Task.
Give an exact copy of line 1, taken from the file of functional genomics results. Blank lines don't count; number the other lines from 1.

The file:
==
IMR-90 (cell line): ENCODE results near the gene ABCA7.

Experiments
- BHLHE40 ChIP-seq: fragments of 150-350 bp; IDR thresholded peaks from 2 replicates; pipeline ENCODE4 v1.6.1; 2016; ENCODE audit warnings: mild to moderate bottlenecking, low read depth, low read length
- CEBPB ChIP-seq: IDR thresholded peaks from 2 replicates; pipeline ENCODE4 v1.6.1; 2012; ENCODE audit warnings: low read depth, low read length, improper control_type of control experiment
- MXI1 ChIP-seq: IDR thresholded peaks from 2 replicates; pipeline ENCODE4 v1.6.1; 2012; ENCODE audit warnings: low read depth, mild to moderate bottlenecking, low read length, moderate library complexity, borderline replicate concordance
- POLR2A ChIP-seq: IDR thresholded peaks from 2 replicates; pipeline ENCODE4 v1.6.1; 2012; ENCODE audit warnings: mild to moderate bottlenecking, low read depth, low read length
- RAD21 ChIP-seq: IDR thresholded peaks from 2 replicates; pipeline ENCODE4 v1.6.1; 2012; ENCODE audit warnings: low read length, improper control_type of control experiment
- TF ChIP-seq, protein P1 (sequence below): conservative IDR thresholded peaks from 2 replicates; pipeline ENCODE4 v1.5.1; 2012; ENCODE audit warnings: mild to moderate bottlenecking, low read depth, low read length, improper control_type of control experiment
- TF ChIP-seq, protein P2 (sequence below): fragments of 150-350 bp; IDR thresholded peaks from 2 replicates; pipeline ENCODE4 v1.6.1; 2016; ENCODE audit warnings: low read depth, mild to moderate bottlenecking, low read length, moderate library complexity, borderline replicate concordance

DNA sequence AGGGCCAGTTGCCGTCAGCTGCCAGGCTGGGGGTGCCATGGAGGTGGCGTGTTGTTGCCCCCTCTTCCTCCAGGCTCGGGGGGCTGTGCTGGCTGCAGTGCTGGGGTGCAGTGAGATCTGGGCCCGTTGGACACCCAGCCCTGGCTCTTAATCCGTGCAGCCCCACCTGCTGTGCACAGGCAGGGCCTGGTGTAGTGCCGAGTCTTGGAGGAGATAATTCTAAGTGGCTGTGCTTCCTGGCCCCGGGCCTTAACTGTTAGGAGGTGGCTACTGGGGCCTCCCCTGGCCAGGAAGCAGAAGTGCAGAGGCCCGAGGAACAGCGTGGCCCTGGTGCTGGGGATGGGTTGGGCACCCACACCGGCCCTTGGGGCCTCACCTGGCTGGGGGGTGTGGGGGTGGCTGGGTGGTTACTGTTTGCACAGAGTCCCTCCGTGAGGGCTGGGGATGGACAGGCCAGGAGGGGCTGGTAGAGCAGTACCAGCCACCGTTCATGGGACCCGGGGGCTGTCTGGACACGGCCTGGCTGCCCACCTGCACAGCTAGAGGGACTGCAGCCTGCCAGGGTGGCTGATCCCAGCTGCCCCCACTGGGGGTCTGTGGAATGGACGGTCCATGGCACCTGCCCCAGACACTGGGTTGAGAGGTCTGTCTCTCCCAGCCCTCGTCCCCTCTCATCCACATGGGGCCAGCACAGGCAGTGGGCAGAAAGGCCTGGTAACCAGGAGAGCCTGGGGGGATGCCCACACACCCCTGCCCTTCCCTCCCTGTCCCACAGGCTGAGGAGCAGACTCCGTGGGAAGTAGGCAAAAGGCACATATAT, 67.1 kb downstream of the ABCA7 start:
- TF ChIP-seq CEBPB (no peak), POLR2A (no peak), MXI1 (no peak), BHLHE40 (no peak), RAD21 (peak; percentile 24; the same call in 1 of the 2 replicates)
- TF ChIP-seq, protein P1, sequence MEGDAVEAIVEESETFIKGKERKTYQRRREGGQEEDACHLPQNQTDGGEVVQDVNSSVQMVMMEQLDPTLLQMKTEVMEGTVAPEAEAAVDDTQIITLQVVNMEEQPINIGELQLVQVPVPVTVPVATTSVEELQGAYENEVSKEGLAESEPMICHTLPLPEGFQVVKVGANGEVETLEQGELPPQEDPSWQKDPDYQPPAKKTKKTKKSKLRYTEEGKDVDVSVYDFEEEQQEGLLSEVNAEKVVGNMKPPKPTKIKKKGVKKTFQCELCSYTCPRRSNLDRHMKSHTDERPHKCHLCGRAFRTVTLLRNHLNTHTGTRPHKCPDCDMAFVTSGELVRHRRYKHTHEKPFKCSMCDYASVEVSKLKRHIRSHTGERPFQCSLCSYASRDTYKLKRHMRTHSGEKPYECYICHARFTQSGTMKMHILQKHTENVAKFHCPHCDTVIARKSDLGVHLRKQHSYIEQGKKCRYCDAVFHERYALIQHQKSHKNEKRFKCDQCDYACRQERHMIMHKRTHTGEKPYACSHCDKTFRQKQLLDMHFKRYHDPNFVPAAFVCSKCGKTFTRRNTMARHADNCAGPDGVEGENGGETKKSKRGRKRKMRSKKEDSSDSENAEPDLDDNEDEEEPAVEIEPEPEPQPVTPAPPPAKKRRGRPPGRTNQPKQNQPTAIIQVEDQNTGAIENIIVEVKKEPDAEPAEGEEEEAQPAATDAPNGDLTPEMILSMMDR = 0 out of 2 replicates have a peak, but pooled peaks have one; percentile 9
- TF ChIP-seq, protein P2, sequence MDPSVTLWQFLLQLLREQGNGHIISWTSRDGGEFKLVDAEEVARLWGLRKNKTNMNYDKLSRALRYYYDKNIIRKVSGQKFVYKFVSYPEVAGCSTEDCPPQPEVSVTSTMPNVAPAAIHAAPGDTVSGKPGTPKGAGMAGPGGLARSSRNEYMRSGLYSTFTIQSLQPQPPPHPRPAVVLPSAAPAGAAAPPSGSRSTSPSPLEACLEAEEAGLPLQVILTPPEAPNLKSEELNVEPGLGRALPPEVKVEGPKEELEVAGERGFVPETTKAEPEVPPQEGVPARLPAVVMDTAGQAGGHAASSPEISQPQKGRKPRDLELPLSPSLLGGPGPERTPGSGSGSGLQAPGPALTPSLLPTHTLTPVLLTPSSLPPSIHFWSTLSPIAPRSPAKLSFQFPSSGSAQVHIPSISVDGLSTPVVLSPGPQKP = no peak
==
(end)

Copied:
IMR-90 (cell line): ENCODE results near the gene ABCA7.